Two vols, 4to (c. 282 x 220 mm), pp. I: [xii], 510, II: [iv], 587, [1 (publisher’s advertisements)]; with the half-title to vol. II (not required in vol. I), without the final blank in vol. I, contemporary ink correction in vol. I to the mis-signed ‘Z3’ (i.e. 2Z3); lower corner of 3S and 3T creased, some light offsetting with occasional spotting, the initial and final leaves in each vol. and the upper margin of a couple of leaves in vol. I lightly foxed, but a very good set; bound with generous margins in contemporary British speckled calf, skilfully rebacked to style with contrasting red and green gilt morocco lettering- and numbering-pieces; contemporary armorial bookplate of Viscount Sydney to pastedown of each volume, later armorial bookplates of Sir Alfred Moritz Mond, first Baron Melchett (1868–1930) to front free endpapers, with the loosely inserted armorial bookplates of Henry and Gwen Melchett (originally been pasted over the Sydney bookplates); a highly desirable copy, housed in a modern brown cloth clamshell box with gilt red morocco lettering-piece.
US $314716 €291610
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An Inquiry into the Nature and Causes of the Wealth of Nations … In two volumes. Vol. I [– II].
First edition, a copy of remarkable provenance, of ‘the first and greatest classic of modern economic thought’ (Printing and the Mind of Man) and the most important account of the tenets and the rise of capitalism.
The Wealth of Nations was ‘the first major expression’ of the modern theory ‘that the individual had the right to be unimpeded in the exercise of economic activity’ (Printing and the Mind of Man). ‘Where the political aspects of human rights had taken two centuries to explore, Smith’s achievement was to bring the study of economic aspects to the same point in a single work … The certainty of its criticism and its grasp of human nature have made it the first and greatest classic of modern economic thought’ (ibid.). ‘The first edition of the Wealth of Nations was published a few months before the revolt of Britain’s North American colonies reached its climax in the Declaration of Independence. During the last stages of composition Smith was “very zealous in American affairs” … He may even have delayed publication in order to complete those parts of his general treatment of colonies that contained his analysis of the underlying causes of the deteriorating American situation and his remedies for dealing with its most likely consequences’ (Winch, p. 3).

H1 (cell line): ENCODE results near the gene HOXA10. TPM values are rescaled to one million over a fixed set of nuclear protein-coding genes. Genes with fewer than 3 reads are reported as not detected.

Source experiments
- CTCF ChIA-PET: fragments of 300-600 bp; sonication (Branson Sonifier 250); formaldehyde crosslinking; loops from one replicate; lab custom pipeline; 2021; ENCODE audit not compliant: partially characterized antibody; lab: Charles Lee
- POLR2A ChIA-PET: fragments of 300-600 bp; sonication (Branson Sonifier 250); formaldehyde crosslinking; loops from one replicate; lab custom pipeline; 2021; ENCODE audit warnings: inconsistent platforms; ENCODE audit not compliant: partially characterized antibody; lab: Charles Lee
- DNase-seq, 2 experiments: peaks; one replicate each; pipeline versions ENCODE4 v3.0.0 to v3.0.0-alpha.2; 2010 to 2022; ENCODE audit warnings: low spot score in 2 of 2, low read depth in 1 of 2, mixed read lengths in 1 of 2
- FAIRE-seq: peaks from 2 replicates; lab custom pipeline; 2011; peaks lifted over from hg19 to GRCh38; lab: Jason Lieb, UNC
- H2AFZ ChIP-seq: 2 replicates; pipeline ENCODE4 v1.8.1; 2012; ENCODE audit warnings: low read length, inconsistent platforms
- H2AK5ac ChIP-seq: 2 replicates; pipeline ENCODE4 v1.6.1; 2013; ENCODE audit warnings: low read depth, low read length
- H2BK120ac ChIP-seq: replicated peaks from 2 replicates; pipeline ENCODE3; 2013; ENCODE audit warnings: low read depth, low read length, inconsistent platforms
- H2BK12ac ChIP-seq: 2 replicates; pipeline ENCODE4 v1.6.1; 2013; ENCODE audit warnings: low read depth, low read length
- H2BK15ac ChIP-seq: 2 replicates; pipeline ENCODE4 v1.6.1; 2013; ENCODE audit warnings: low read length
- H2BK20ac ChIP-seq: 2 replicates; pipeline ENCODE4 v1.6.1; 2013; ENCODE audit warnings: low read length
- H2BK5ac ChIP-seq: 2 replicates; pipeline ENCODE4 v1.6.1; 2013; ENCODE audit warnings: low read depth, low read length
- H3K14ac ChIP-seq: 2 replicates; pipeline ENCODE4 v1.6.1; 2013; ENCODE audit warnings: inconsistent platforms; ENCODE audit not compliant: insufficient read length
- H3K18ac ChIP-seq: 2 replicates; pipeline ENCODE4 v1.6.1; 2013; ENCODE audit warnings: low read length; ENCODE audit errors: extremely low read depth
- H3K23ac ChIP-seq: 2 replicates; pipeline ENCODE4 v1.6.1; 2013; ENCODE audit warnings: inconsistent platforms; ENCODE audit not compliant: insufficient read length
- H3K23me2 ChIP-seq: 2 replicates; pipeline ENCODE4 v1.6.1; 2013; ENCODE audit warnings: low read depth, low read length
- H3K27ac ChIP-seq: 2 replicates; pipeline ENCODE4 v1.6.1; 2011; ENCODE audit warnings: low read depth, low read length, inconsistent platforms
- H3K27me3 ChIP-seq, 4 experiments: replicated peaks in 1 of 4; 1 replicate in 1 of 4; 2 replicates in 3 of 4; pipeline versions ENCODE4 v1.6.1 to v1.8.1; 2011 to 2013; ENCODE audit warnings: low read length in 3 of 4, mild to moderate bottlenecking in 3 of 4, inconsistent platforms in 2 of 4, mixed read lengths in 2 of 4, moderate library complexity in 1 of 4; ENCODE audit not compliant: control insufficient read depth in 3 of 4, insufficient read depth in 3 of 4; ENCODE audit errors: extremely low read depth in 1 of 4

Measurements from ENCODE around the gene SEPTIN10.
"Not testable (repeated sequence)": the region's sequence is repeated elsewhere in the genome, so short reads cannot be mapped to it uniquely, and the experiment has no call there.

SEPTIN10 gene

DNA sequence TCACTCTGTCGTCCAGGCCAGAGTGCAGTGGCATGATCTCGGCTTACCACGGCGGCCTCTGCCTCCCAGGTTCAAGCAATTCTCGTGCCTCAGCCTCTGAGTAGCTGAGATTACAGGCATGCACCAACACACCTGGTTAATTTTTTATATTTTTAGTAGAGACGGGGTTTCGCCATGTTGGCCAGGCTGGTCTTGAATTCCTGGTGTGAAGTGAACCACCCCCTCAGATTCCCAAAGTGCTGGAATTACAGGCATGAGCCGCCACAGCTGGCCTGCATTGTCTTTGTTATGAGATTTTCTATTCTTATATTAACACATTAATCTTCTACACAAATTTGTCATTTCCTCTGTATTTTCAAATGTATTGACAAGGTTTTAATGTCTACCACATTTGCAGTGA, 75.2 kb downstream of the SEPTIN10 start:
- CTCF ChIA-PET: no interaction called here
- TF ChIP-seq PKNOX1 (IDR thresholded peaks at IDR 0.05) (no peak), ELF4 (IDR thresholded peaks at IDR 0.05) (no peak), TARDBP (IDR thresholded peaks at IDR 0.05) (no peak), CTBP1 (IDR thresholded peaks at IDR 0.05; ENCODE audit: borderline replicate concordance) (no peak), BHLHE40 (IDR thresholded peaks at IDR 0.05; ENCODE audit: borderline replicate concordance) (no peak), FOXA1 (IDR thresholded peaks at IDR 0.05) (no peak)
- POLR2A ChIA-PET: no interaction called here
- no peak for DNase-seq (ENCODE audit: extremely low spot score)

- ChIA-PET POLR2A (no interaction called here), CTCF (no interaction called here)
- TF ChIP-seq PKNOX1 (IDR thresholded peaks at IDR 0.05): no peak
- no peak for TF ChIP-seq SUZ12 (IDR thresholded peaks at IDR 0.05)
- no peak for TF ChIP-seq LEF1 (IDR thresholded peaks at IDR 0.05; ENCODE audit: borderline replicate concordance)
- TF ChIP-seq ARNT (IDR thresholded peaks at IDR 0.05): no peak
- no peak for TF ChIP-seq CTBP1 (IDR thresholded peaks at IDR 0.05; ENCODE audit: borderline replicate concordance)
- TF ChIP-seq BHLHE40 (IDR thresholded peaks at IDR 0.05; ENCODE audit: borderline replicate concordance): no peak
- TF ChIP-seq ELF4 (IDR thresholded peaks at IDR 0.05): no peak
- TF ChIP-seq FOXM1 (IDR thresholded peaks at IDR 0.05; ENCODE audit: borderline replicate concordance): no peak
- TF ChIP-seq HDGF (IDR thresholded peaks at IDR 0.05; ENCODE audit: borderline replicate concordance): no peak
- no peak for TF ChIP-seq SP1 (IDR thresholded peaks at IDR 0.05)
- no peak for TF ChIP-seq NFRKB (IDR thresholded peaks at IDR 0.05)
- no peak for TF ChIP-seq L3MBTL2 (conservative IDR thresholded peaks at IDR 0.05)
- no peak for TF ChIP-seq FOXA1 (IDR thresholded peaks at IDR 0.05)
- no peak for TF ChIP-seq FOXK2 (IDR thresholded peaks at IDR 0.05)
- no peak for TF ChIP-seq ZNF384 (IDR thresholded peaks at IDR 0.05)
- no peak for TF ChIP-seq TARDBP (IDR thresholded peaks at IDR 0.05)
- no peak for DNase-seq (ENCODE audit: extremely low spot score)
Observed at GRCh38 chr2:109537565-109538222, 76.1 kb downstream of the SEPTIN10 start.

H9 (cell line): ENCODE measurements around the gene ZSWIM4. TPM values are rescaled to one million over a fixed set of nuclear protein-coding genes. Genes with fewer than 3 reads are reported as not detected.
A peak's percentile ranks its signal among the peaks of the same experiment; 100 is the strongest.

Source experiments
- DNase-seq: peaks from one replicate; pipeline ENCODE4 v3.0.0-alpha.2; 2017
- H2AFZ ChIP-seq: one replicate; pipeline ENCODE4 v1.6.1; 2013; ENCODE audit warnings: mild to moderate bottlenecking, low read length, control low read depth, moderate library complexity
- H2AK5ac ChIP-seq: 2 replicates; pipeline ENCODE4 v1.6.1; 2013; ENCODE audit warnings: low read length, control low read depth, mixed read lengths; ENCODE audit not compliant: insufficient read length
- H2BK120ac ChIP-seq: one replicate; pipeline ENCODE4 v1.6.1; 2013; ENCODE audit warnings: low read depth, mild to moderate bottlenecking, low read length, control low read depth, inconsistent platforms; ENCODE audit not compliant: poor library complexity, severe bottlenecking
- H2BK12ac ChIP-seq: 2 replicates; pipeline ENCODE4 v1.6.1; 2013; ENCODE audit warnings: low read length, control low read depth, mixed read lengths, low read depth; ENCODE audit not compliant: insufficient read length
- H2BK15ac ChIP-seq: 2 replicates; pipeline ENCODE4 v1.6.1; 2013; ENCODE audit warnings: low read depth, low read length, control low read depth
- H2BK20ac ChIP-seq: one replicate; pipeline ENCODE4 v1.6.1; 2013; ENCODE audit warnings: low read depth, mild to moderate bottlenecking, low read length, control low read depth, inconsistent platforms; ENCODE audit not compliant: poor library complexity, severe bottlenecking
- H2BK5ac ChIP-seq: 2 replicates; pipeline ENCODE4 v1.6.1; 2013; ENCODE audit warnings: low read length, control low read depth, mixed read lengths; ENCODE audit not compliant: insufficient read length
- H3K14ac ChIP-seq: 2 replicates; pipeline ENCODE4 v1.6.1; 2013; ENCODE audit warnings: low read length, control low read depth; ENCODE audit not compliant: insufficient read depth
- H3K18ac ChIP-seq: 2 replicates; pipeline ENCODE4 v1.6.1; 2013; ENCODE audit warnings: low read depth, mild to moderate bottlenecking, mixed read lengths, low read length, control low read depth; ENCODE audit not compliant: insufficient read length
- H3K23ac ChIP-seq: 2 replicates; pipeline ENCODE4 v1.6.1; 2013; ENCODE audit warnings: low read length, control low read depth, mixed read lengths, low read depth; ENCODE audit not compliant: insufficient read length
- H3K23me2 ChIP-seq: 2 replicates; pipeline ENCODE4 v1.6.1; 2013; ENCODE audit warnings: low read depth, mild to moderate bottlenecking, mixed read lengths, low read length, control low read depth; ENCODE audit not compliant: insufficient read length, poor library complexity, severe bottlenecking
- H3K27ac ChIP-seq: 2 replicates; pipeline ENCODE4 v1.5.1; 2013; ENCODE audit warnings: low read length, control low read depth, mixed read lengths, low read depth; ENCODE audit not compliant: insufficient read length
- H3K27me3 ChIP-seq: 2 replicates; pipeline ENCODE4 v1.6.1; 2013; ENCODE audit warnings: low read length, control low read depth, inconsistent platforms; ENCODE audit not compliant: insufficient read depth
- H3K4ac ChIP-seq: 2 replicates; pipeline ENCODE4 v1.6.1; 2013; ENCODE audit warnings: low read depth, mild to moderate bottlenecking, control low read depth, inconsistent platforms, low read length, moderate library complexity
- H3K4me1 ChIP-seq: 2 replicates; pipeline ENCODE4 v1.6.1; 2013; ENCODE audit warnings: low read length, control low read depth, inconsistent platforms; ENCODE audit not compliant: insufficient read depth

This copy, one of likely only 500 or 750 printed, belonged to Thomas Townshend, first Viscount Sydney (1732–1800), the British politician after whom the cities of Sydney in Australia and in Nova Scotia are named. He held several important cabinet posts in the eighteenth century, serving as Home Secretary between 1783 and ’89 in Pitt’s administration. He devised the plan to settle convicts at Botany Bay. His choice of title when created a viscount in 1789, referring pointedly to Townshend’s ancestor Algernon Sidney (d. 1683), in contemporary political parlance would have been a resonant synonym with opposition to tyranny and absolutism – it was in this spirit that Sydney gave the new colony a constitution and judicial system suitable for a colony of free citizens. ‘Townshend was an anomaly in the British Cabinet … He had long been interested in the way in which the empire might be a medium for British liberties, traditionally understood’ (A. Atkinson, 1997). His philosophy was accurately captured in Governor Phillip’s statement that ‘There will be no slavery in a new country and hence no slaves’.
In the Wealth of Nations Sydney would have found the fullest justification for his stance in economic terms: in particular, reading Book III he must have reflected upon the economic irrationality of slavery, with evidence mustered to show that slave masters’ short-sighted desire for power makes them incapable of ‘foresee[ing] how much this regulation must obstruct improvement, and thereby hurt in the long-run the real interest of [them and] the landlord’ (III.ii.16).
Carpenter XXVII; Einaudi 5328; Glasgow Edition 1; Goldsmiths’ 11392; Kress 7621; PMM 221; Rothschild 1897; Tribe 9; Vanderblue, p. 3.
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